Washington Nationals general manager Mike Rizzo said the club will not hold outfield phenom Bryce Harper back from the Majors once he is ready to make that next step.
Answering questions from fans in an online Q&A on Monday, Rizzo said the 19-year-old could even make the Opening Day roster if his performance in Spring Training merits a spot.
"Bryce is a unique talent. He's got outstanding abilities and a great skill set," Rizzo said. "He's going to be an impactful player when he gets to the big leagues. His development and his performance is going to dictate when he actually gets to the big leagues.
"There are no restraints on him, we're not going to hold him back. If he's legitimately ready and prepared for the Major Leagues, we won't feel bad about bringing him to the Major Leagues. We're going to bring the best 25 players north and try to win as many games as we can, and we need the best players we have to do so. If he's one of the best 25 and he fits, and his development curve is right where we want it to be, then he'll be in the big leagues."
Harper hit .318 with 14 homers, 46 RBIs and 19 stolen bases in 72 South Atlantic League games with the Hagerstown Suns before being promoted to the Harrisburg Senators this season. He compiled a .256 average in 37 Eastern League appearances, but he missed the final six weeks of the season after injuring his leg running the bases in a game in Akron on Aug. 18.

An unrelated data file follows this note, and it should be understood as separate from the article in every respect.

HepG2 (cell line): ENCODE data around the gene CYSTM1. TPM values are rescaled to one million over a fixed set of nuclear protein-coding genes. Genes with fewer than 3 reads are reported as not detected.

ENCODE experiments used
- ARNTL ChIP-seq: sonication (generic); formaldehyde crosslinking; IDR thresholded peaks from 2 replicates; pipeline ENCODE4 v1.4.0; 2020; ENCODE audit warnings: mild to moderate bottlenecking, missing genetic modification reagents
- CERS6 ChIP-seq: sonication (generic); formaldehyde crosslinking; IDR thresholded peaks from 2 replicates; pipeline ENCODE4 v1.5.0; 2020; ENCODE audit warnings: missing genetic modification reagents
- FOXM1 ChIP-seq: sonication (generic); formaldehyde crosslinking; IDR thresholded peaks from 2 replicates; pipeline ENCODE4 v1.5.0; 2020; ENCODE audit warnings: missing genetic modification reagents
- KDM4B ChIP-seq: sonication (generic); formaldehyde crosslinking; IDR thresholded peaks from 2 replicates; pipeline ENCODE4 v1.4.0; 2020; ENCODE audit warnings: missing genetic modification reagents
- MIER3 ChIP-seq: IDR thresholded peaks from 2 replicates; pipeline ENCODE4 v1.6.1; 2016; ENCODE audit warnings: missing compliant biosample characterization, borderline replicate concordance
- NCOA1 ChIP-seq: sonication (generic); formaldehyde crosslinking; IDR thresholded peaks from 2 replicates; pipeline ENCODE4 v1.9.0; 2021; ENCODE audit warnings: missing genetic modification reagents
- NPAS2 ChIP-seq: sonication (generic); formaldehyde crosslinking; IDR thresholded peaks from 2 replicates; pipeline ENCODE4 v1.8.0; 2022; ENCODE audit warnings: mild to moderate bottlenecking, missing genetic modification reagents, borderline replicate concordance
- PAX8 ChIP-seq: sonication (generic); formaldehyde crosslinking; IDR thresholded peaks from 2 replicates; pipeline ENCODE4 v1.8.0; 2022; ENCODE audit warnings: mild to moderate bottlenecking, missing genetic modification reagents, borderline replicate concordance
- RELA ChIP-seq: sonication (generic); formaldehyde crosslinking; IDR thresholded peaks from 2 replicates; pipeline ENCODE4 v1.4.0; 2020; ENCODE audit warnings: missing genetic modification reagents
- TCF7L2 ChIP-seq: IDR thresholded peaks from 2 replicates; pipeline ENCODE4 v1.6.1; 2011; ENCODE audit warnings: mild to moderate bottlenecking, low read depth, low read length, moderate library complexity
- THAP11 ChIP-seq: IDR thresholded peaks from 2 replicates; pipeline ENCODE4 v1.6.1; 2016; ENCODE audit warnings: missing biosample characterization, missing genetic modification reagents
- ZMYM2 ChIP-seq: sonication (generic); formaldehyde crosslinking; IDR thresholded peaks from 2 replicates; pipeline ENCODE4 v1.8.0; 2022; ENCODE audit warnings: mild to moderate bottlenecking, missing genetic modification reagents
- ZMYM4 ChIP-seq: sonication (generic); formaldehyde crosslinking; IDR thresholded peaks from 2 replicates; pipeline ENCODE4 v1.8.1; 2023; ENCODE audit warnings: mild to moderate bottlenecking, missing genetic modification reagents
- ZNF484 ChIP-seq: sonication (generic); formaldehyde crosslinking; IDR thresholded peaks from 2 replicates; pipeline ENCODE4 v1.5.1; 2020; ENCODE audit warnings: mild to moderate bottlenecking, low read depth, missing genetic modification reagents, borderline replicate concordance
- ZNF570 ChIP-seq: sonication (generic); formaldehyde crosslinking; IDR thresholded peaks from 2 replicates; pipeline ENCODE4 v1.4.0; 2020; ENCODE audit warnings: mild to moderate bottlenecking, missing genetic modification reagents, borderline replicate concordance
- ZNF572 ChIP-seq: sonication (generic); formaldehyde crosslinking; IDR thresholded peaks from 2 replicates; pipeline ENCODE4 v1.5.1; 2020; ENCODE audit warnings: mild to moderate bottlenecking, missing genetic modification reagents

Back to full health, the first overall pick in the 2010 Draft appeared in 25 Arizona Fall League games for the Scottsdale Scorpions this offseason. He hit .333 with six long balls, 26 RBIs and 17 runs scored, showing he has the talent to compete with the best prospects in the game.
During the annual Winter Meetings in Dallas last week, Rizzo hinted that Harper was a candidate to man the Nationals outfield as early as 2012.
The club came into the offseason looking for a center fielder, knowing Jayson Werth could be moved into that position if they failed to sign a more suitable replacement. In that scenario, Harper could then replace Werth in right field ... but only if the club feels Harper could handle the demands and jump in competition.
"We put Jayson out there [late last season] to find out if we had ourselves a center fielder in-house," Rizzo told MLB.com. "We felt he played quite well out there. It doesn't really [force us] to trade for a center fielder, because we feel we have a center fielder in house already.
"We have Harper and several others that could fill that bill [in right field]. It depends if we deem Harp ready, when we feel he is ready. That figures into the equation. Are there other options out there? And what is the cost in acquiring those other options?"
Should Harper break camp with the club in March, he will have just 387 professional at-bats under his belt, having skipped both Class A Advanced Potomac and Triple-A Syracuse.